Massive solar farm launches in South Africa

 ·19 Apr 2024

Norwegian-based Scatec ASA officially unveiled its 540 MW Kenhardt hybrid solar and battery facility in the Northern Cape on April 18th.

Comprising of three projects (Kenhardt 1-3), they have a total combined installed capacity of 540MW of solar photovoltaic (PV) and 225MW of batteries, sporting a storage capacity of 1.14GWh.

It comprises one million solar panels and 456 units, each matching the size of a shipping container and weighing 30 tonnes, and the project’s size spans 879 hectares (more than 1,500 soccer fields), or 10 km from north to south.

This makes it one of the largest hybrid solar and battery storage facilities in the world.

Aerial view of one of the Kenhardt locations. Photo: Scatec

“The sheer size of Kenhardt is impressive, difficult to grasp,” said Scatec CEO Terje Pilskog at the launch.

“Plants like Kenhardt significantly alleviate the power shortages currently experienced, highlighting the critical role of energy storage in the country’s road towards energy security, and the battle against the ongoing load shedding crisis,” he added.

Some of the Scatec’s battery storage packs. Photo: Northern Cape Provincial Government

The project had a total capital expenditure of approximately R19 billion and employed 2,500 people during its construction phase.

The Department of Mineral Resources and Energy awarded the contract under the Renewable Energy Independent Power Producer Procurement Programme back in 2022.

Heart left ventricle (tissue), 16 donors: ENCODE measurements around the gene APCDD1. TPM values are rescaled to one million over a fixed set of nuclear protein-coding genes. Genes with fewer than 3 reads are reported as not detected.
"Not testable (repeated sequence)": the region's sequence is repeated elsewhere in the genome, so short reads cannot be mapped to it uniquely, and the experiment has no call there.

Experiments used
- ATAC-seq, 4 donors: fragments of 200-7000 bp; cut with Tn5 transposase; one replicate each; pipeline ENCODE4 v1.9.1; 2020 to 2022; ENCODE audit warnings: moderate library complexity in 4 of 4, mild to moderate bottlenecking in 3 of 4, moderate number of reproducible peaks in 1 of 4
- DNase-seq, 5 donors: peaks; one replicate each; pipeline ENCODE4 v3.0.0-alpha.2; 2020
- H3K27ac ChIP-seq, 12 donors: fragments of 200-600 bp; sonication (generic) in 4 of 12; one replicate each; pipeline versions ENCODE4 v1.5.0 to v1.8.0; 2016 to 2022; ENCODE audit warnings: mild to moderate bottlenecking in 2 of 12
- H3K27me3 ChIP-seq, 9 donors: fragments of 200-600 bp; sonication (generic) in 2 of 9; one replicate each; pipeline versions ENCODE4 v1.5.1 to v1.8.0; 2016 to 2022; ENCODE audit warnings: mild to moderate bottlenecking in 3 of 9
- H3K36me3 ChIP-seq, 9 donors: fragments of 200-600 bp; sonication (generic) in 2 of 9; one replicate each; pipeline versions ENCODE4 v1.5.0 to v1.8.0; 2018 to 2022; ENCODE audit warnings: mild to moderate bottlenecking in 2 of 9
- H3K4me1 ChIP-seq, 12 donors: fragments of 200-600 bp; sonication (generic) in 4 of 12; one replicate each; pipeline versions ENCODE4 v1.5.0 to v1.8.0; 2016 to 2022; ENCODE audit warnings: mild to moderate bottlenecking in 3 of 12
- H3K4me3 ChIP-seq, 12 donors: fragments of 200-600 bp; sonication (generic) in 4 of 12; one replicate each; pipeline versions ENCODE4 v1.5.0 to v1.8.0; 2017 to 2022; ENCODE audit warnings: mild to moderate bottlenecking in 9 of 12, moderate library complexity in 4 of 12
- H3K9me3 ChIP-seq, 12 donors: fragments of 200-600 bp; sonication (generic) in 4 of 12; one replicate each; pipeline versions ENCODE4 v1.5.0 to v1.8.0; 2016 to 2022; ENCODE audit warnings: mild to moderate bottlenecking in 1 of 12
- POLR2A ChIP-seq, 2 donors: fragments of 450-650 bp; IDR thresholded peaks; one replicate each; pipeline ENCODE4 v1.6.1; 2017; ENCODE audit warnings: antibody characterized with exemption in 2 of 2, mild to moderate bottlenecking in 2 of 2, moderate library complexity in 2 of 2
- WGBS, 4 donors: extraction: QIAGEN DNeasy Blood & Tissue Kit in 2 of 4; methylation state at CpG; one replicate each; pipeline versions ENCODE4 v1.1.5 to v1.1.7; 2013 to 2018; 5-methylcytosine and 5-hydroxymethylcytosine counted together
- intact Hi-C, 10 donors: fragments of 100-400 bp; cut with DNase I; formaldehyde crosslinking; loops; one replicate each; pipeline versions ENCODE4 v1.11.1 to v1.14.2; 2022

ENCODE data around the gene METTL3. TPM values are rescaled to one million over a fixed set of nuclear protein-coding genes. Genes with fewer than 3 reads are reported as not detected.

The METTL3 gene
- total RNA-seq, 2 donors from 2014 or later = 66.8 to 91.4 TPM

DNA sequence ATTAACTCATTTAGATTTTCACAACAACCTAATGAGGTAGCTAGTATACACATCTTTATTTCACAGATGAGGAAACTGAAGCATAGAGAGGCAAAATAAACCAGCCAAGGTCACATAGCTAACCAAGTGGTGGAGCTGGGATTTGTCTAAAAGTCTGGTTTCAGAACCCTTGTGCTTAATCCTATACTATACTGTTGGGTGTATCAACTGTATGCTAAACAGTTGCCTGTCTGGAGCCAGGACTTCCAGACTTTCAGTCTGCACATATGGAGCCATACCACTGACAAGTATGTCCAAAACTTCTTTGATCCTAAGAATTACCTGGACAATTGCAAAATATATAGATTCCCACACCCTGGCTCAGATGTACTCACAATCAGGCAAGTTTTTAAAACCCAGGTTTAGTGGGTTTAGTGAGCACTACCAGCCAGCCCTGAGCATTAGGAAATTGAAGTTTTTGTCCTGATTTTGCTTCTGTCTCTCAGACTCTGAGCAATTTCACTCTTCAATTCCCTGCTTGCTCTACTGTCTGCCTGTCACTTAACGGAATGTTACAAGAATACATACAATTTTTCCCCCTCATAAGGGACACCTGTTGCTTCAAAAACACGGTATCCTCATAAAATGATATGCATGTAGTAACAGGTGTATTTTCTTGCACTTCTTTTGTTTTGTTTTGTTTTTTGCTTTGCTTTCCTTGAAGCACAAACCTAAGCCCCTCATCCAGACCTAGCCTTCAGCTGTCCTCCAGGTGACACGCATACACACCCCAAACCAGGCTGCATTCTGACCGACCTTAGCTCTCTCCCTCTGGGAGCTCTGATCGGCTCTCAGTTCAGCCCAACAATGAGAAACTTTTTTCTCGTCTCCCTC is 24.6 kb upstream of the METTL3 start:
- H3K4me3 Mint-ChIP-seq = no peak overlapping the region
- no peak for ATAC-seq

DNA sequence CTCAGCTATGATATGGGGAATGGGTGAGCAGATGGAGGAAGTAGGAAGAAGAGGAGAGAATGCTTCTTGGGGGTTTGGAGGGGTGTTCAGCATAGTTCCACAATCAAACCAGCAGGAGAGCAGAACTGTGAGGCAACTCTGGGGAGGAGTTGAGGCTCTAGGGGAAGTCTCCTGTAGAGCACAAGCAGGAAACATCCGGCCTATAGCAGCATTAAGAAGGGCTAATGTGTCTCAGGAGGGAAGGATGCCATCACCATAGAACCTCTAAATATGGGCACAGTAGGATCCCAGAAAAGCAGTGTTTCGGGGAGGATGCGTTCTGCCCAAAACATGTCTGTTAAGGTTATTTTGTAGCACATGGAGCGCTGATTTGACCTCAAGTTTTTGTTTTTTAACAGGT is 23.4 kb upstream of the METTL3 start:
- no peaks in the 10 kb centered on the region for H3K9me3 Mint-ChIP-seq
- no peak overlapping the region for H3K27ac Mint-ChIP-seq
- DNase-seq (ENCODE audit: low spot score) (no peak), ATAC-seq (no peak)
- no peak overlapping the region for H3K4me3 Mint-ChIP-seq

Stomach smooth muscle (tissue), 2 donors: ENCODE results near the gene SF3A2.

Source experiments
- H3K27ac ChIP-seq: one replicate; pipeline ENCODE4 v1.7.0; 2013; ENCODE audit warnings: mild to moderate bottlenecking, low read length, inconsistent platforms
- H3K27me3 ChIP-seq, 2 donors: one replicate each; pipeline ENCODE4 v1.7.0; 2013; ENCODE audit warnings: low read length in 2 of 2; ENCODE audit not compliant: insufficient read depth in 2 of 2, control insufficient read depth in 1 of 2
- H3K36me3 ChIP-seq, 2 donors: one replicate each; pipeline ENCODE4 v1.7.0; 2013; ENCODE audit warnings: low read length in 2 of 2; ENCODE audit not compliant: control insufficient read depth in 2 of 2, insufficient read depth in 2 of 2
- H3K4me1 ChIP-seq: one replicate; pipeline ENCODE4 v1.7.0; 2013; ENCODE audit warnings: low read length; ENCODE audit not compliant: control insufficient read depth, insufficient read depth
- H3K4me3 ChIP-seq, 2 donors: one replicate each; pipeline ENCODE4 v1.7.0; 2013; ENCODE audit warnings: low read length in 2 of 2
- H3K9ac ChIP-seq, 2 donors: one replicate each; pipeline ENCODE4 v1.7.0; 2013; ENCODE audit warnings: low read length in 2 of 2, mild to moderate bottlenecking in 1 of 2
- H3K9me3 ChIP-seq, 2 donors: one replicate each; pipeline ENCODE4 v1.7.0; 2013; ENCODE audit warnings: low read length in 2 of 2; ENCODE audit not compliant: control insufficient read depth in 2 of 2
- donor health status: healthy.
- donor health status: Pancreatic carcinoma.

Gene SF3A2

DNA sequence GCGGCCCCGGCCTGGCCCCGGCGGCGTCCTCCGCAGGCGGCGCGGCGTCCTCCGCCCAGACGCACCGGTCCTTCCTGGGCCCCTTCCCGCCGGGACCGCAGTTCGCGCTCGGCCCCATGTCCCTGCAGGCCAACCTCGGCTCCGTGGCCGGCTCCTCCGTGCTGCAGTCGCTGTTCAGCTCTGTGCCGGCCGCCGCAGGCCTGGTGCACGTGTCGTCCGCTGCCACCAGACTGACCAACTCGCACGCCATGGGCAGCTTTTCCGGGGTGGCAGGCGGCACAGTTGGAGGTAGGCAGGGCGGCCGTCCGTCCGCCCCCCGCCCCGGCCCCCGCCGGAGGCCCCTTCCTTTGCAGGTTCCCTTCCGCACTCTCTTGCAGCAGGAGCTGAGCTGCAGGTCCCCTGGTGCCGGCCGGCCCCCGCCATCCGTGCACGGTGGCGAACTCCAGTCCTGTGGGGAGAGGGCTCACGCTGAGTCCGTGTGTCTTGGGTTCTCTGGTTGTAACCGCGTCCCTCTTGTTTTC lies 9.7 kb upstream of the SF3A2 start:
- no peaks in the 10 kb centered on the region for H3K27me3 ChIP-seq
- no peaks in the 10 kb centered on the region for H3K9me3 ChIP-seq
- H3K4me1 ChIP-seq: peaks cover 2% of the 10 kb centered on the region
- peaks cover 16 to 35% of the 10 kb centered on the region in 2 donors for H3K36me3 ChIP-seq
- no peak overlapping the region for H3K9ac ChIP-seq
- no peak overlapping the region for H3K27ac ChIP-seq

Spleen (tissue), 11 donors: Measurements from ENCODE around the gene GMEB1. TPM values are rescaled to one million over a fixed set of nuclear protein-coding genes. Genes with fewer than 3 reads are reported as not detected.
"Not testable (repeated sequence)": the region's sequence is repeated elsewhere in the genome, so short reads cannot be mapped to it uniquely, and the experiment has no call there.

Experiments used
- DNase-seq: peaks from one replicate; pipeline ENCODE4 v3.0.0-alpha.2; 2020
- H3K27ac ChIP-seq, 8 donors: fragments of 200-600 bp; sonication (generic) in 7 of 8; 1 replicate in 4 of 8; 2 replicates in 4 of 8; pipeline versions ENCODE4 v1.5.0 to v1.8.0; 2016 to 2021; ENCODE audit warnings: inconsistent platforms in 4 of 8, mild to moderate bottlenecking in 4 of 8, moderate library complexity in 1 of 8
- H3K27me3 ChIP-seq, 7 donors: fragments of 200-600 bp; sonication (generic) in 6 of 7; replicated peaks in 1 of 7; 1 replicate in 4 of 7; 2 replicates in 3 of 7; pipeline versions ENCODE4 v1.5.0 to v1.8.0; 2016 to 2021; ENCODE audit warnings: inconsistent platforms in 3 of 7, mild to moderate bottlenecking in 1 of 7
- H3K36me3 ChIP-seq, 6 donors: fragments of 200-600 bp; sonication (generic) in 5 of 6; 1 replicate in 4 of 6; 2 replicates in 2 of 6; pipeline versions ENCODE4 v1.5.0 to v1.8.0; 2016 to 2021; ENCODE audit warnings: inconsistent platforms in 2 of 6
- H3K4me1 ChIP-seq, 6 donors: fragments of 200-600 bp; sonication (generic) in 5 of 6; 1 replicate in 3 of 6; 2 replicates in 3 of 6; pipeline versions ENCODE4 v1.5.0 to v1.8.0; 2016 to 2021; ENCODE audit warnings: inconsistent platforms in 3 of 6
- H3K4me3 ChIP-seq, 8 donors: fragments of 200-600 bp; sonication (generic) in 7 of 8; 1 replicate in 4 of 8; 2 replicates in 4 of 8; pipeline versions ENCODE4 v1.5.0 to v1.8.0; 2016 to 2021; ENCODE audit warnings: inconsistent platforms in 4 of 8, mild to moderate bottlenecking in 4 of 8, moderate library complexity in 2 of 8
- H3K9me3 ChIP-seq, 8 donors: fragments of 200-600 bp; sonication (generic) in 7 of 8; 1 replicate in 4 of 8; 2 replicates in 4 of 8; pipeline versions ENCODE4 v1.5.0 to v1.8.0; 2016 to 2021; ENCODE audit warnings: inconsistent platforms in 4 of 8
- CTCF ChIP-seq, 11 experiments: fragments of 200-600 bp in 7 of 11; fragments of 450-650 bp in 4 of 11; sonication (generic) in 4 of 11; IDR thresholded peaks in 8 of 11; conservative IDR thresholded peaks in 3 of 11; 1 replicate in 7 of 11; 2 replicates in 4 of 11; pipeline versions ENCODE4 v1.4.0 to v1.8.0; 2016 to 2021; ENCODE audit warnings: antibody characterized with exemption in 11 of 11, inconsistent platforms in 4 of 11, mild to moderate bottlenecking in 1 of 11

The Kenhardt 1-3 power project will supply 150MW consistently between 05:00 and 21:30 throughout the year to Eskom daily under a 20-year agreement.

Minister of Electricity, Kgosientsho Ramokgopa, said that this project is a crucial component of South Africa’s energy and renewables future.

“It is a remarkable example of what can be achieved… in terms of the Energy Mix, it is just a confirmation of the point that you need new generation capacity to support the capacity that is generated by Eskom for us to come out of a very very difficult situation,” the minister told the SABC.

Stakeholders at the launch of the Kenhardt solar farm on 18 April 2024. Photo: Northern Cape Provincial Government

“With Kenhardt, we prove that renewables are competitive not only on an intermittent basis, but [they are] also able to provide competitive power on a firm and baseload basis,” said Pilskog.

South Africa’s biggest solar battery storage system started feeding power into Eskom’s grid back in mid-December 2023.

However, the minister stated that due to government’s limited grid capacity, the plants are currently generating more power than it can transmit.

Read: Major R3 billion solar project breaks ground in South Africa

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